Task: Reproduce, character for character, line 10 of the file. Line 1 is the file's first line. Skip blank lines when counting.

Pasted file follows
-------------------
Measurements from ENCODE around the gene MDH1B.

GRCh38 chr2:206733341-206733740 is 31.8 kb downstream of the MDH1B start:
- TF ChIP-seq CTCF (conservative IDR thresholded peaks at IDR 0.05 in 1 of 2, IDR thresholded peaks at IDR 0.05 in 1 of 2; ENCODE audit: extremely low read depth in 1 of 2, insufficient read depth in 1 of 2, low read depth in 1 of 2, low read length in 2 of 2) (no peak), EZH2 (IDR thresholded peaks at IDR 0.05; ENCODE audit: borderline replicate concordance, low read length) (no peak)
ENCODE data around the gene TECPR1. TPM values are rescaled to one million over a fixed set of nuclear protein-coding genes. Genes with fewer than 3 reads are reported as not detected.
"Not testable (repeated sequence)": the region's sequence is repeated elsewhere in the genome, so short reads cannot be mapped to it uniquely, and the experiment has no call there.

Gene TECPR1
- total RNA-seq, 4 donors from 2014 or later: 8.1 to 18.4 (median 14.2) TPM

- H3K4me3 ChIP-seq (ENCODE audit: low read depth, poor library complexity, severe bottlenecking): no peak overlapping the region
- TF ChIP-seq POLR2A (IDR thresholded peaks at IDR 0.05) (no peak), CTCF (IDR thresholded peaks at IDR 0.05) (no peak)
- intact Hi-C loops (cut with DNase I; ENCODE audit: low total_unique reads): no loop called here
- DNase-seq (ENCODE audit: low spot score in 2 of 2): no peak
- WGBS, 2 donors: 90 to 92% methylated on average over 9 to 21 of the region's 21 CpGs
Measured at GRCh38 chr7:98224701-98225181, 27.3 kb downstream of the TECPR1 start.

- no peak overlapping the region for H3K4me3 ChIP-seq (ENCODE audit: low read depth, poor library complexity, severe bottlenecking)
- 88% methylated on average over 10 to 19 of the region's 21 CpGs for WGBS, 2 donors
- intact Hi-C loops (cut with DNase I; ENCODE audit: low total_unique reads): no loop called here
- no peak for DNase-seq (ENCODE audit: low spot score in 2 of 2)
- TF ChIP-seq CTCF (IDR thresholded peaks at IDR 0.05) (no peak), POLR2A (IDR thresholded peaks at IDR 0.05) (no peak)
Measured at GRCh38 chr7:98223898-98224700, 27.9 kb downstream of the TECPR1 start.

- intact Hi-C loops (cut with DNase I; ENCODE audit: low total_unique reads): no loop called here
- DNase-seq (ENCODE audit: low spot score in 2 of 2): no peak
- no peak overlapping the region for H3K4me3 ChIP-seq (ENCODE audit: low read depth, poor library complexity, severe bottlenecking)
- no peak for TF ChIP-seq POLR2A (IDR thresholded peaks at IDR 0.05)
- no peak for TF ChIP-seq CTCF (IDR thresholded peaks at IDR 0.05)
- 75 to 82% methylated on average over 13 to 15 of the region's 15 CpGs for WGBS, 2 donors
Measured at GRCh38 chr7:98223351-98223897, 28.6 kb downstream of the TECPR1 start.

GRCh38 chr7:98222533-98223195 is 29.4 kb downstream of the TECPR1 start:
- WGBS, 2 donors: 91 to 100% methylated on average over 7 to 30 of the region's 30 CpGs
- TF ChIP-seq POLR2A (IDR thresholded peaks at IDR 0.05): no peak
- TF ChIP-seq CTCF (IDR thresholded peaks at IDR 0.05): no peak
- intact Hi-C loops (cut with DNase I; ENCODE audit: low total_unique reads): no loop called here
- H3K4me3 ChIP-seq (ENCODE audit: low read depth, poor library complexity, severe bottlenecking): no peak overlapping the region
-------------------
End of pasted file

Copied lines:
- intact Hi-C loops (cut with DNase I; ENCODE audit: low total_unique reads): no loop called here